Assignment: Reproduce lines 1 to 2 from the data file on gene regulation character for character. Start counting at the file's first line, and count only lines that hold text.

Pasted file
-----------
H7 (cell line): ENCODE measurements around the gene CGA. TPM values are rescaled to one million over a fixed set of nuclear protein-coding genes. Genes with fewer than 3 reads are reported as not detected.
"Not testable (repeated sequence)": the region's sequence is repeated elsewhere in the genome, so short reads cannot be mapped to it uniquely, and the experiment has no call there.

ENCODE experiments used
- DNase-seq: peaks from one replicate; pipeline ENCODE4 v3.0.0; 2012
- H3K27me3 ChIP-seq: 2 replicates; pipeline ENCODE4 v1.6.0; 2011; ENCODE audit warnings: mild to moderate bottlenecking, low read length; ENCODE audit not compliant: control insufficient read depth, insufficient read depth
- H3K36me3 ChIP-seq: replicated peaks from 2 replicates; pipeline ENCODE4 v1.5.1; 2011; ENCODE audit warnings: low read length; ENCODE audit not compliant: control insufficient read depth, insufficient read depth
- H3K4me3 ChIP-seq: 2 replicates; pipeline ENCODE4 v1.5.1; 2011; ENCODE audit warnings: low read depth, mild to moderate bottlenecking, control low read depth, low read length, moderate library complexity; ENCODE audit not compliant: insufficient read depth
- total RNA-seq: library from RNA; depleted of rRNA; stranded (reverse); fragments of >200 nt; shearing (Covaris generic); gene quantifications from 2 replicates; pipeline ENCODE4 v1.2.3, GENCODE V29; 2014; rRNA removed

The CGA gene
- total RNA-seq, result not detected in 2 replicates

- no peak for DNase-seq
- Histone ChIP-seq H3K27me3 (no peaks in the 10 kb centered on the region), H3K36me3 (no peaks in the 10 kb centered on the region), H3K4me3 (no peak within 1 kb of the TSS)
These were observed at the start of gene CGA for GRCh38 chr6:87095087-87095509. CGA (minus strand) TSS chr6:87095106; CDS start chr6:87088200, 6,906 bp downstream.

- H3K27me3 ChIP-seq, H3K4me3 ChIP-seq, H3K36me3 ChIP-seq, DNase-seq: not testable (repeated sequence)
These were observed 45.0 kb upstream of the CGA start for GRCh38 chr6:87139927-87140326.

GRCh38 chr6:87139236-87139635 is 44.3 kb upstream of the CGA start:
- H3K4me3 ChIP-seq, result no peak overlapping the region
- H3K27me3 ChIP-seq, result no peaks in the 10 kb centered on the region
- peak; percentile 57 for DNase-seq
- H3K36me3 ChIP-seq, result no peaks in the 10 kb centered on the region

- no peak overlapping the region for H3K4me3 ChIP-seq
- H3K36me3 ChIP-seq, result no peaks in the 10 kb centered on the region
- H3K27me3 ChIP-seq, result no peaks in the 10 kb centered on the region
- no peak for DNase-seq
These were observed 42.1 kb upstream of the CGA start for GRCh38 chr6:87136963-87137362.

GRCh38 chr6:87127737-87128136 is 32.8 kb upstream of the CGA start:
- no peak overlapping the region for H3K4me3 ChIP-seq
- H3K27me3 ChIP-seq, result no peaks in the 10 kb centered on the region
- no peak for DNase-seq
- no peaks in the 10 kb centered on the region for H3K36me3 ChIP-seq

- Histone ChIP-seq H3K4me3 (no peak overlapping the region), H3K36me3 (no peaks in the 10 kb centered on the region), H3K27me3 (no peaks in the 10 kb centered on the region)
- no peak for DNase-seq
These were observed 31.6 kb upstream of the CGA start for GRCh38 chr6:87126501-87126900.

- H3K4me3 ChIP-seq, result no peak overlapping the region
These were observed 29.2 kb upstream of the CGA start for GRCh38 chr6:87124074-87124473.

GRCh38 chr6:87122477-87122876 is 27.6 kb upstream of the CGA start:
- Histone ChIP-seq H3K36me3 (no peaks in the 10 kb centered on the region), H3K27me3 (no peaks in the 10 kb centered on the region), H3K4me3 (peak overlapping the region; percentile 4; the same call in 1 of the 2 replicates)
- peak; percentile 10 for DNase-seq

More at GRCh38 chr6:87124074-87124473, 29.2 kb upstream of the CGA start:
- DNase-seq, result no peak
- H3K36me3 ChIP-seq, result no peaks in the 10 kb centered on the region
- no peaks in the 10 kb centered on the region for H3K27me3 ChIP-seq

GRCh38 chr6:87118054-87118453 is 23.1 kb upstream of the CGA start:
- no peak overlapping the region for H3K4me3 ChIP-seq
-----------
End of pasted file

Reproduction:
H7 (cell line): ENCODE measurements around the gene CGA. TPM values are rescaled to one million over a fixed set of nuclear protein-coding genes. Genes with fewer than 3 reads are reported as not detected.
"Not testable (repeated sequence)": the region's sequence is repeated elsewhere in the genome, so short reads cannot be mapped to it uniquely, and the experiment has no call there.